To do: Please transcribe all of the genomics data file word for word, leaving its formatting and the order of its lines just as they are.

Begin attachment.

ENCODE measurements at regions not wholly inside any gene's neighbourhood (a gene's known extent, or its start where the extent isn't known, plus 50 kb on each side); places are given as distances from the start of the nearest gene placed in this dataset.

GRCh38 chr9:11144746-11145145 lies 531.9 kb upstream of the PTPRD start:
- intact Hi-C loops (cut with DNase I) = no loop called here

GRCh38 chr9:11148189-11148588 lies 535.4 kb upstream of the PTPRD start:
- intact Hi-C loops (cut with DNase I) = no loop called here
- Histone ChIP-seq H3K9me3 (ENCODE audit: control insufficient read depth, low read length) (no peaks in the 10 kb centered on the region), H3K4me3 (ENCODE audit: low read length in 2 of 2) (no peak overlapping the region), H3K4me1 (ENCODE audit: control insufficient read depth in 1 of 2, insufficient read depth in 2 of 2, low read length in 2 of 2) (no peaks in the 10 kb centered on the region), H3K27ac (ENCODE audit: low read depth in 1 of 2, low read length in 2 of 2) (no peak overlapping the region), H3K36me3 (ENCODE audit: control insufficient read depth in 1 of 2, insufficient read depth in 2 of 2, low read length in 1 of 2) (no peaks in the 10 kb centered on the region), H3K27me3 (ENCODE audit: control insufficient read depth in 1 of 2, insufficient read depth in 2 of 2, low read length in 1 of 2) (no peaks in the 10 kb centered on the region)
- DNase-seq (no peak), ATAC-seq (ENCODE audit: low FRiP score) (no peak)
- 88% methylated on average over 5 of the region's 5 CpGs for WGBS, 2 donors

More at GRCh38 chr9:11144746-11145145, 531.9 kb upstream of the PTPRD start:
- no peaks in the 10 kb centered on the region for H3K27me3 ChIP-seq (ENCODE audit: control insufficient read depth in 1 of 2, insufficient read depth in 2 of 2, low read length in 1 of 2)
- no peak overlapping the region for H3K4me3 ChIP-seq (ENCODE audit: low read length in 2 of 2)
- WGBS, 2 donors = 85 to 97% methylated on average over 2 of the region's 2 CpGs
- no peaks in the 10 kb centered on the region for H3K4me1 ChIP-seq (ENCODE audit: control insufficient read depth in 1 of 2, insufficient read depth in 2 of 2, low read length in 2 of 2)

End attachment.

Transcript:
ENCODE measurements at regions not wholly inside any gene's neighbourhood (a gene's known extent, or its start where the extent isn't known, plus 50 kb on each side); places are given as distances from the start of the nearest gene placed in this dataset.

GRCh38 chr9:11144746-11145145 lies 531.9 kb upstream of the PTPRD start:
- intact Hi-C loops (cut with DNase I) = no loop called here

GRCh38 chr9:11148189-11148588 lies 535.4 kb upstream of the PTPRD start:
- intact Hi-C loops (cut with DNase I) = no loop called here
- Histone ChIP-seq H3K9me3 (ENCODE audit: control insufficient read depth, low read length) (no peaks in the 10 kb centered on the region), H3K4me3 (ENCODE audit: low read length in 2 of 2) (no peak overlapping the region), H3K4me1 (ENCODE audit: control insufficient read depth in 1 of 2, insufficient read depth in 2 of 2, low read length in 2 of 2) (no peaks in the 10 kb centered on the region), H3K27ac (ENCODE audit: low read depth in 1 of 2, low read length in 2 of 2) (no peak overlapping the region), H3K36me3 (ENCODE audit: control insufficient read depth in 1 of 2, insufficient read depth in 2 of 2, low read length in 1 of 2) (no peaks in the 10 kb centered on the region), H3K27me3 (ENCODE audit: control insufficient read depth in 1 of 2, insufficient read depth in 2 of 2, low read length in 1 of 2) (no peaks in the 10 kb centered on the region)
- DNase-seq (no peak), ATAC-seq (ENCODE audit: low FRiP score) (no peak)
- 88% methylated on average over 5 of the region's 5 CpGs for WGBS, 2 donors

More at GRCh38 chr9:11144746-11145145, 531.9 kb upstream of the PTPRD start:
- no peaks in the 10 kb centered on the region for H3K27me3 ChIP-seq (ENCODE audit: control insufficient read depth in 1 of 2, insufficient read depth in 2 of 2, low read length in 1 of 2)
- no peak overlapping the region for H3K4me3 ChIP-seq (ENCODE audit: low read length in 2 of 2)
- WGBS, 2 donors = 85 to 97% methylated on average over 2 of the region's 2 CpGs
- no peaks in the 10 kb centered on the region for H3K4me1 ChIP-seq (ENCODE audit: control insufficient read depth in 1 of 2, insufficient read depth in 2 of 2, low read length in 2 of 2)